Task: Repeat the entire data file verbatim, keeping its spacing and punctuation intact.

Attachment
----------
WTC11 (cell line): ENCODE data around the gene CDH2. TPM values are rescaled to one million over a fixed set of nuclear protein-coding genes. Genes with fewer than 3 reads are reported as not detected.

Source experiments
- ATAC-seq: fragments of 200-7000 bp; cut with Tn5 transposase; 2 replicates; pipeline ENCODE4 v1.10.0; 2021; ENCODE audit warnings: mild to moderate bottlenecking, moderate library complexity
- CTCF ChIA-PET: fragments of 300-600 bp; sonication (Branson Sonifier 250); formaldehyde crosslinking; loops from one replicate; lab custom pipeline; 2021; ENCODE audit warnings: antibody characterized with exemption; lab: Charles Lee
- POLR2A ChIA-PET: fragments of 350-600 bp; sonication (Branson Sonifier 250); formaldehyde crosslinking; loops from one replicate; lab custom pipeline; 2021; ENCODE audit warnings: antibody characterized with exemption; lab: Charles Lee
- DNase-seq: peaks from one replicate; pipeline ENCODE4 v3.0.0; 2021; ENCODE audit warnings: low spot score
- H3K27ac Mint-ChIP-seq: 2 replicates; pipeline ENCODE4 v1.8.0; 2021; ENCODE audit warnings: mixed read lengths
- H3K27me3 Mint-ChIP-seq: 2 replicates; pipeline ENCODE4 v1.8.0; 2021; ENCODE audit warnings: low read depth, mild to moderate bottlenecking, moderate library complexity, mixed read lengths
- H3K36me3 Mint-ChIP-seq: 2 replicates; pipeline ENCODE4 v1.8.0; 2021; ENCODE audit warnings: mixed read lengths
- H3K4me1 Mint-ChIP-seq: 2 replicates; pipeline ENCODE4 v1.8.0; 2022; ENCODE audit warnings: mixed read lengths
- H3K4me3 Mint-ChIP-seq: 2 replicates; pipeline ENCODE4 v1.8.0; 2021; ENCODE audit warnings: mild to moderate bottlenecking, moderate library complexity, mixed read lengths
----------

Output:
WTC11 (cell line): ENCODE data around the gene CDH2. TPM values are rescaled to one million over a fixed set of nuclear protein-coding genes. Genes with fewer than 3 reads are reported as not detected.

Source experiments
- ATAC-seq: fragments of 200-7000 bp; cut with Tn5 transposase; 2 replicates; pipeline ENCODE4 v1.10.0; 2021; ENCODE audit warnings: mild to moderate bottlenecking, moderate library complexity
- CTCF ChIA-PET: fragments of 300-600 bp; sonication (Branson Sonifier 250); formaldehyde crosslinking; loops from one replicate; lab custom pipeline; 2021; ENCODE audit warnings: antibody characterized with exemption; lab: Charles Lee
- POLR2A ChIA-PET: fragments of 350-600 bp; sonication (Branson Sonifier 250); formaldehyde crosslinking; loops from one replicate; lab custom pipeline; 2021; ENCODE audit warnings: antibody characterized with exemption; lab: Charles Lee
- DNase-seq: peaks from one replicate; pipeline ENCODE4 v3.0.0; 2021; ENCODE audit warnings: low spot score
- H3K27ac Mint-ChIP-seq: 2 replicates; pipeline ENCODE4 v1.8.0; 2021; ENCODE audit warnings: mixed read lengths
- H3K27me3 Mint-ChIP-seq: 2 replicates; pipeline ENCODE4 v1.8.0; 2021; ENCODE audit warnings: low read depth, mild to moderate bottlenecking, moderate library complexity, mixed read lengths
- H3K36me3 Mint-ChIP-seq: 2 replicates; pipeline ENCODE4 v1.8.0; 2021; ENCODE audit warnings: mixed read lengths
- H3K4me1 Mint-ChIP-seq: 2 replicates; pipeline ENCODE4 v1.8.0; 2022; ENCODE audit warnings: mixed read lengths
- H3K4me3 Mint-ChIP-seq: 2 replicates; pipeline ENCODE4 v1.8.0; 2021; ENCODE audit warnings: mild to moderate bottlenecking, moderate library complexity, mixed read lengths